Mein Kampf,’ Hitler’s Manifesto, Returns to German Shelves

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At a time when nationalist and far-right politics are again ascendant in Europe, a team of German historians presented a new, annotated edition of a symbolic text of that movement on Friday: “Mein Kampf,” by Hitler.

The Nazi leader’s manifesto, which first appeared as two volumes in 1925 and 1927, was banned in Germany by the Allies in 1945 and has not been officially published in the country since then. A team of scholars and historians spent three years preparing a 2,000-page edition with about 3,500 annotations in anticipation of the expiration on Dec. 31 of a 70-year copyright held by the state of Bavaria.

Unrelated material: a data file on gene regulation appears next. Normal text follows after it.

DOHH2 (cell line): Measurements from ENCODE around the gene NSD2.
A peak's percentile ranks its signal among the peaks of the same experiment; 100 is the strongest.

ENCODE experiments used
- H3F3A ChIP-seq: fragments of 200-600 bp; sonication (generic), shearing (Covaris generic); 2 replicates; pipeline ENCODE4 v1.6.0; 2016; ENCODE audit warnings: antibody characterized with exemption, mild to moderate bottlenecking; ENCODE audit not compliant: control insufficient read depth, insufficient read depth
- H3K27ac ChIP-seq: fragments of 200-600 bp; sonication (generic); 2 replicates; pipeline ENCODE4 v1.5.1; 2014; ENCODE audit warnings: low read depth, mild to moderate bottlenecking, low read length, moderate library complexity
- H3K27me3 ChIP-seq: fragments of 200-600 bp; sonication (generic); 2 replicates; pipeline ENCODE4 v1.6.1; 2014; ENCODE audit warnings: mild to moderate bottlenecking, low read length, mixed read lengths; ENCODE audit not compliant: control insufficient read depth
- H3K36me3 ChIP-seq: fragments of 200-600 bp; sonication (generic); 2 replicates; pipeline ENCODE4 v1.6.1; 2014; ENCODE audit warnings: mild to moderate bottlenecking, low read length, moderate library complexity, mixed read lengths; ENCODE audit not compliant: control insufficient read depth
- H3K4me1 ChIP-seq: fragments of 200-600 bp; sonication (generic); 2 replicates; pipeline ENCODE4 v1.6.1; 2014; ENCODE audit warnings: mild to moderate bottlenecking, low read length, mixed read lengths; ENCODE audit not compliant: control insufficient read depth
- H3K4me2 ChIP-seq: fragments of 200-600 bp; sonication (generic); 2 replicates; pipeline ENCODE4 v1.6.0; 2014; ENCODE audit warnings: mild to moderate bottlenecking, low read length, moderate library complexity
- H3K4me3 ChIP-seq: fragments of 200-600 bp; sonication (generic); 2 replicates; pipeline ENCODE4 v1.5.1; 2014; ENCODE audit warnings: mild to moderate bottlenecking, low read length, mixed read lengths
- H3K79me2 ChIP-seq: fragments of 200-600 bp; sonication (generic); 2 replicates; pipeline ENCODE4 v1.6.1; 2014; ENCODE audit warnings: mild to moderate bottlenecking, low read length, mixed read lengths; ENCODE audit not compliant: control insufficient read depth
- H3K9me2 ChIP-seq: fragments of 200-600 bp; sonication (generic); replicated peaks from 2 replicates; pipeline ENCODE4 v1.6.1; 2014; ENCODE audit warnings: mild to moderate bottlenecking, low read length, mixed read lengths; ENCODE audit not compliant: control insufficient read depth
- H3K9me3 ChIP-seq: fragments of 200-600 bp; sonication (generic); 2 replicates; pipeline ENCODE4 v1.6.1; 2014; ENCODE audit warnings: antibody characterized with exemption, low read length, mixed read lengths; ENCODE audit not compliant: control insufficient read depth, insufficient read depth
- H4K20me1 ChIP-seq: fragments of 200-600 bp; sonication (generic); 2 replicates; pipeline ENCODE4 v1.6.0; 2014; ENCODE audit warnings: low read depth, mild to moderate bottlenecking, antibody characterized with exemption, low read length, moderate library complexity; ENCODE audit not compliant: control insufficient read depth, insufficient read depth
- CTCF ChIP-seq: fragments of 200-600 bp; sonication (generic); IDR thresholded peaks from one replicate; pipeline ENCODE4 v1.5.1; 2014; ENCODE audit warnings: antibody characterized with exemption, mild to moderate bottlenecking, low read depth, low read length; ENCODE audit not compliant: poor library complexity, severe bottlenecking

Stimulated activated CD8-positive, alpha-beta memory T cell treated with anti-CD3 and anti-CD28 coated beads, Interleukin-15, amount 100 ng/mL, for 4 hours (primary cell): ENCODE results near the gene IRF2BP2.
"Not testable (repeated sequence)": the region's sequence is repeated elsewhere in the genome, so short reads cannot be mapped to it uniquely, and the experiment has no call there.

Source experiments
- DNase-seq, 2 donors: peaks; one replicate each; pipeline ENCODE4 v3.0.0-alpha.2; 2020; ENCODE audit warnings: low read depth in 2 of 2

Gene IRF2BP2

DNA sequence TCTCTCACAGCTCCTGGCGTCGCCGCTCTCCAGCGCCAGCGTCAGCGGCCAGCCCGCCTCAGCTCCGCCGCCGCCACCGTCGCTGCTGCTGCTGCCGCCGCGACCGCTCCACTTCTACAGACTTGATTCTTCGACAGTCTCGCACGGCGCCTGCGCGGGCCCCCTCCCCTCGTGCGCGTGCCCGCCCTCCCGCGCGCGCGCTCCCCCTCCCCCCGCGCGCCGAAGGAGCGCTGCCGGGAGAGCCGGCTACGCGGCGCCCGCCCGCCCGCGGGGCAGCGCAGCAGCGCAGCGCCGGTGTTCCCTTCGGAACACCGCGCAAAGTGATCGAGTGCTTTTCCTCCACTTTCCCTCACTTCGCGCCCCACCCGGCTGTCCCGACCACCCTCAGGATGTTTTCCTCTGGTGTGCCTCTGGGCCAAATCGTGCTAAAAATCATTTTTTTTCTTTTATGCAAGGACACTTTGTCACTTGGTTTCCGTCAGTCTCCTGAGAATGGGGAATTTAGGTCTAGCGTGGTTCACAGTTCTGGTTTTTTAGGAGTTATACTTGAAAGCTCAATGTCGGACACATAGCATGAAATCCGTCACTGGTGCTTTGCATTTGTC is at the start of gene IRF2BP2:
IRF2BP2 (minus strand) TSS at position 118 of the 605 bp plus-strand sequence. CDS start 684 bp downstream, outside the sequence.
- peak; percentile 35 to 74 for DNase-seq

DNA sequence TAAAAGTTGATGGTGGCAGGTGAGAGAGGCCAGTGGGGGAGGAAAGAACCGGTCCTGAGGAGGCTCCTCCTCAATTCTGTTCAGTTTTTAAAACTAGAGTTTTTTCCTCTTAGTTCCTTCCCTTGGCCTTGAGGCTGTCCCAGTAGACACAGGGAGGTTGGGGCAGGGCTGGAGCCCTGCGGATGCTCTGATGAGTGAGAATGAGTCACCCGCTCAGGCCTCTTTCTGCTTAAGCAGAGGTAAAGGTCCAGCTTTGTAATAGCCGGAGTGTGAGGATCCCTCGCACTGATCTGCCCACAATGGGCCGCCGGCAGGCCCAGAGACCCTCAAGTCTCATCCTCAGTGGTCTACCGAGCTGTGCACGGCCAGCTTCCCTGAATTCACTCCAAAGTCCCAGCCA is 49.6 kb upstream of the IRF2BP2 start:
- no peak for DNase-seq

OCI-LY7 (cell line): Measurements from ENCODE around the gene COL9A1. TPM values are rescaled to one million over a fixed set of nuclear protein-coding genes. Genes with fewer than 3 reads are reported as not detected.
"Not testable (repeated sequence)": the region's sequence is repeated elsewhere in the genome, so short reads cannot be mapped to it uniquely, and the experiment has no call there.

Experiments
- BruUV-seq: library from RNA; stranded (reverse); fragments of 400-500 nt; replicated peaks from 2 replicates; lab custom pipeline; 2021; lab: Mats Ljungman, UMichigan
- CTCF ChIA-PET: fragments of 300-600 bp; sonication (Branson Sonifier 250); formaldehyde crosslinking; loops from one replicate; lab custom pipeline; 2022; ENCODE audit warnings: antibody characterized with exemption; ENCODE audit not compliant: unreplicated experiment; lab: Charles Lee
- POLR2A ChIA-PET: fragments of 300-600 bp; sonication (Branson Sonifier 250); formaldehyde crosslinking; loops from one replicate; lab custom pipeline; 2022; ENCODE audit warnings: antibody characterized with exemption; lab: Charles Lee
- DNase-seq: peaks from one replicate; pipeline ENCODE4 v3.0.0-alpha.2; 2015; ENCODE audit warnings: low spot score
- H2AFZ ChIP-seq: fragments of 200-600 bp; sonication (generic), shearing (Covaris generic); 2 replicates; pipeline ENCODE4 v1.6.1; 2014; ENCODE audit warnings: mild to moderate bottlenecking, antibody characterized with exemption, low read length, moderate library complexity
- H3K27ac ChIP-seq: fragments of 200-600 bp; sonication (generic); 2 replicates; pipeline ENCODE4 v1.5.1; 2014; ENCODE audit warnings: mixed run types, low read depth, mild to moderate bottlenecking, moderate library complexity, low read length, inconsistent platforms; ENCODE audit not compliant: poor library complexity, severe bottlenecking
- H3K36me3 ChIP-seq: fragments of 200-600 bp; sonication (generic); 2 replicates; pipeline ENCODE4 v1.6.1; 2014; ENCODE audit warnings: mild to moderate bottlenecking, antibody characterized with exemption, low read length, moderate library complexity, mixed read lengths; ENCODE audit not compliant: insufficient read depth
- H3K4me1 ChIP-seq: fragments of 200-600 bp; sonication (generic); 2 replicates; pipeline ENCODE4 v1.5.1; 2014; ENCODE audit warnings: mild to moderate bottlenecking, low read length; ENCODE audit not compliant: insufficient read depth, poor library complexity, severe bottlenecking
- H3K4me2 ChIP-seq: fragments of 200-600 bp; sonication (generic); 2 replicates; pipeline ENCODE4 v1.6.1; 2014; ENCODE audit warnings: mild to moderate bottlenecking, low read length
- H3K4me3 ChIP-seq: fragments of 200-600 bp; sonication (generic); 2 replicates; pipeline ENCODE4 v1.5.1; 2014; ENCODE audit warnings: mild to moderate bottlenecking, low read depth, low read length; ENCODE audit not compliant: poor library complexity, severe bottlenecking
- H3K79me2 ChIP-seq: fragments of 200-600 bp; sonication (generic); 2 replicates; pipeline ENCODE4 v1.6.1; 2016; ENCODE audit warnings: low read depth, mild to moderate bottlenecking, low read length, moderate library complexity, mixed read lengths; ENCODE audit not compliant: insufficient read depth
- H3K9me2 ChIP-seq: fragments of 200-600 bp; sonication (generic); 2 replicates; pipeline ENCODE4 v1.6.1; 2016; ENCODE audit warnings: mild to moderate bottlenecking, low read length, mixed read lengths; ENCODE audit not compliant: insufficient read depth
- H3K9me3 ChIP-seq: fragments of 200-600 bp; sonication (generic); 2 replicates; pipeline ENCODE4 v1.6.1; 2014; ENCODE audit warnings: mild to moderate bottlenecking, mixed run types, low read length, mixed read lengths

The effort by the Institute of Contemporary History in Munich to publish the new edition was the subject of debate almost as soon as it was announced, with some seeing it as an important step toward illuminating an unsavory era in Germany, never to be repeated, while others argued that a scholarly edition would legitimize the rantings of a sociopath who led the country down the path of evil.





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